Samuel Mason Elementary School
At the Samuel Mason Elementary School, situated in an old warehouse district in Boston, the students aren't the only ones learning more than ever before. From secretary to teacher to principal, every staff member here is required to formulate a personal development plan each September. Although all of the teachers by now have obtained dual certification in regular and special education, they are still expected to continuously identify what they don't yet know and to structure their learning accordingly. Summer and release-day time is set aside for school-wide work, and creative scheduling throughout the year enables grade-level teams and study groups to meet once a week during the normal school day to discuss upcoming efforts. Lead teachers in each subject area are available to assist others with incorporating new practices.
If all this sounds like a radical approach to system-wide professional development, it should -- if only because drastic situations call for such measures. A controlled-choice public school in the Roxbury neighborhood of the city -- a predominately African American enclave -- the Samuel Mason faced the threat of closure in the 1980s due to poor performance. It ranked as the school least-chosen by parents in Boston, at the bottom of a list of 79. It was only when Principal Mary Russo took the helm in 1990, bringing with her a comprehensive professional development plan which turned the school upside down, that the Samuel Mason began to undergo a dramatic shift in student performance and public perceptions.
"We asked ourselves, 'What do kids who are excellent readers and writers look like, and where are people doing the best job of teaching kids to read and write well?'" says Russo. "And then we designed together the best way to make those things happen here, and the best way to get people here trained to be able to do those things."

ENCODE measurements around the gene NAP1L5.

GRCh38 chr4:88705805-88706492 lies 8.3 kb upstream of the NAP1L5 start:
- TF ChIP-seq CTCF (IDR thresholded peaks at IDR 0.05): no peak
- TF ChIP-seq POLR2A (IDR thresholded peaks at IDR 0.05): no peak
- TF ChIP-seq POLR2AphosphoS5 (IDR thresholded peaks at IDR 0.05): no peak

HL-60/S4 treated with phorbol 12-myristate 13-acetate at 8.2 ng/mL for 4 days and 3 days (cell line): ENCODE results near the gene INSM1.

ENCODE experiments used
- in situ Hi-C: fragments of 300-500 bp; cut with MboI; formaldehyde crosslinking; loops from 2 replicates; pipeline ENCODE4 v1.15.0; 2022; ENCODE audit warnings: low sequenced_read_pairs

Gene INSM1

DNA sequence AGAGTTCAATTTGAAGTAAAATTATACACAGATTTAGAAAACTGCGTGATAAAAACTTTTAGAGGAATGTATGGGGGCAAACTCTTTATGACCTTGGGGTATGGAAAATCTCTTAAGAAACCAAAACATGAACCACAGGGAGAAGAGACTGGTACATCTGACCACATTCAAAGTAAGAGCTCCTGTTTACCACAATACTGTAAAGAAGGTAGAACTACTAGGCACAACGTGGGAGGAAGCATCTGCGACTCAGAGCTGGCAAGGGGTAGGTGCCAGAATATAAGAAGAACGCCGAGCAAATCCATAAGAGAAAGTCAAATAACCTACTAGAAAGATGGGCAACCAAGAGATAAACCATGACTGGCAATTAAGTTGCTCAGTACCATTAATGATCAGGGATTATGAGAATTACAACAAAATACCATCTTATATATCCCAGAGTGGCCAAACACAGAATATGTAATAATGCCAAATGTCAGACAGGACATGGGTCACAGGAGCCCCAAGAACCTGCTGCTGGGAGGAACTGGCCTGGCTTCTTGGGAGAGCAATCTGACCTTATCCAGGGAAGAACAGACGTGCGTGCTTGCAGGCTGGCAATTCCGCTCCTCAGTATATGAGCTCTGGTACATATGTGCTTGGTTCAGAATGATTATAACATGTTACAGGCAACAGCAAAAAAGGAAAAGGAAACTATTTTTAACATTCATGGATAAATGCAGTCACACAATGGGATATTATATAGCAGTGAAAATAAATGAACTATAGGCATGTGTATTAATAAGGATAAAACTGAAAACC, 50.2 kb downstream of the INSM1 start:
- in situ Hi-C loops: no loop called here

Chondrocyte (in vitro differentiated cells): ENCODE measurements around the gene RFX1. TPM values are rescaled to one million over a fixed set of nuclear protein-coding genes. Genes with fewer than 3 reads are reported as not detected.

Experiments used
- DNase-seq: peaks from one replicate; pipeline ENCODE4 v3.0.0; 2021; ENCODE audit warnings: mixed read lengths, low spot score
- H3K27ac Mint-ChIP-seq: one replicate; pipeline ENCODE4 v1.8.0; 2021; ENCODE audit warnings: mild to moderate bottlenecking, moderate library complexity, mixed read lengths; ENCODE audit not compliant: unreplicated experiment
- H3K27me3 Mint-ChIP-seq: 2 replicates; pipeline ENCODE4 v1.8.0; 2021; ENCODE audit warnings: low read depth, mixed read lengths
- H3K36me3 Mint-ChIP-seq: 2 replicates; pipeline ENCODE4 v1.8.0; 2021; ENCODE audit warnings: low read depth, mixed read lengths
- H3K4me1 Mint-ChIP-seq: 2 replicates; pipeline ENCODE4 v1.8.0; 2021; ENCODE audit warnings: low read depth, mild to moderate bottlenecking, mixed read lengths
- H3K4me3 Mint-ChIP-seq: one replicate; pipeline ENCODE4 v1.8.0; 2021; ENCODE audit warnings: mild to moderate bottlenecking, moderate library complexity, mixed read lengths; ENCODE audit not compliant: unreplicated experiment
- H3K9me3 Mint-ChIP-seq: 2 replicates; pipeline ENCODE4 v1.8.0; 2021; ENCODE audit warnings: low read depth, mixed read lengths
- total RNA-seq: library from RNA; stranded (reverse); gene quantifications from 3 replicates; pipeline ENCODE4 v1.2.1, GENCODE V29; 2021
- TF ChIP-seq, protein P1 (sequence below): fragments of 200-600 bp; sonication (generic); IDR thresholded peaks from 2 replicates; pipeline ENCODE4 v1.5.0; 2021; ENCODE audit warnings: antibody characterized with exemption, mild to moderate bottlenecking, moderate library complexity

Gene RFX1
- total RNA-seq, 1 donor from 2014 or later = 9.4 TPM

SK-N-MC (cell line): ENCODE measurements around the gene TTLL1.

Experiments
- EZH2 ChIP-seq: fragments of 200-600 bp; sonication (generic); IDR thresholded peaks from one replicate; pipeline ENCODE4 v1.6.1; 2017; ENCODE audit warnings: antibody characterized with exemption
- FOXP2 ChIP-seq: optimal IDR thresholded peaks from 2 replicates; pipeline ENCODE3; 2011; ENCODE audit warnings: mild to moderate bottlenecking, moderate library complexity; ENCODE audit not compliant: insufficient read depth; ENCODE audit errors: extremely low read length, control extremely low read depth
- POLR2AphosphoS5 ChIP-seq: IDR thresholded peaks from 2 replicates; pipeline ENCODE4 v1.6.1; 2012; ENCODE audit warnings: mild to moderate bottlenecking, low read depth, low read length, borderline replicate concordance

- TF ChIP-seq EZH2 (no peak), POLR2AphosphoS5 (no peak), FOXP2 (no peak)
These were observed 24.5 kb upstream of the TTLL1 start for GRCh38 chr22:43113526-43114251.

Russo's emphasis on continuous needs assessment and her willingness to build in time for individual and team efforts have yielded stark results: an improvement in student achievement in reading and writing that has surpassed that of the Boston schools as a whole and an enrollment that has more than doubled, from 133 to 296. Today, the Samuel Mason is the 12th most-selected school in the city. Parents are drawn to the "Bright Start" program for kindergartners, the increased use of technology for learning, and the literacy program that enables students to read to community members and business professionals.
"For us, it was a powerful turnaround story, because our school had been a school that traditionally had failed children," says Russo. "About a third of the kids were not reading on grade level at any other time in the history of the school. And we reversed those statistics."
Still, the process has not been an easy one, and some teachers chose to leave at the outset. At a K-5 school that draws students from several nearby housing projects, where 74 percent of the pupils qualify for free or reduced-priced lunch and 26 percent receive special education services, faculty members here already faced a challenging set of circumstances. But to Russo, this meant only that training efforts would need to make it possible for every teacher to become equipped to support the students before them.
At the beginning of every school year, the designated Professional Development Team, comprised of teachers, parents, and Russo, prepares the yearly school improvement plan that aligns professional development activities with the goals for student achievement. Grade-level teams select a set of strategies to learn and then use weekly meetings to study and apply them. Teachers compile student achievement data each month in order to assess impacts and identify trouble spots.
Other components of the plan include whole-school training events, school-based and external workshops, study groups, coaching, mentoring, model classrooms, summer externships, grant-funded release days, and the creation of a Family Center for parents. Teachers are also working with local colleges to develop a Samuel Mason reading curriculum, and outside consultants are used along with school staff who have special expertise. As Russo sees it, teachers who are given the time and the tools hold the power to veritably transform their own schools.
"The word that comes to mind when I think of professional development is 'reciprocity,'" she explains. "If you're asking people to change their teaching practice, to do the work that it takes to do that, the reciprocal part is that you need to give them the supports and the time that they need. But we have to awaken to the notion that we can create what we need and that we don't have to have other people telling us what to do, although we do need their support. At this point there's a real expertise that got built up in the school, and that's not going to evaporate. That's going to continue to be strong."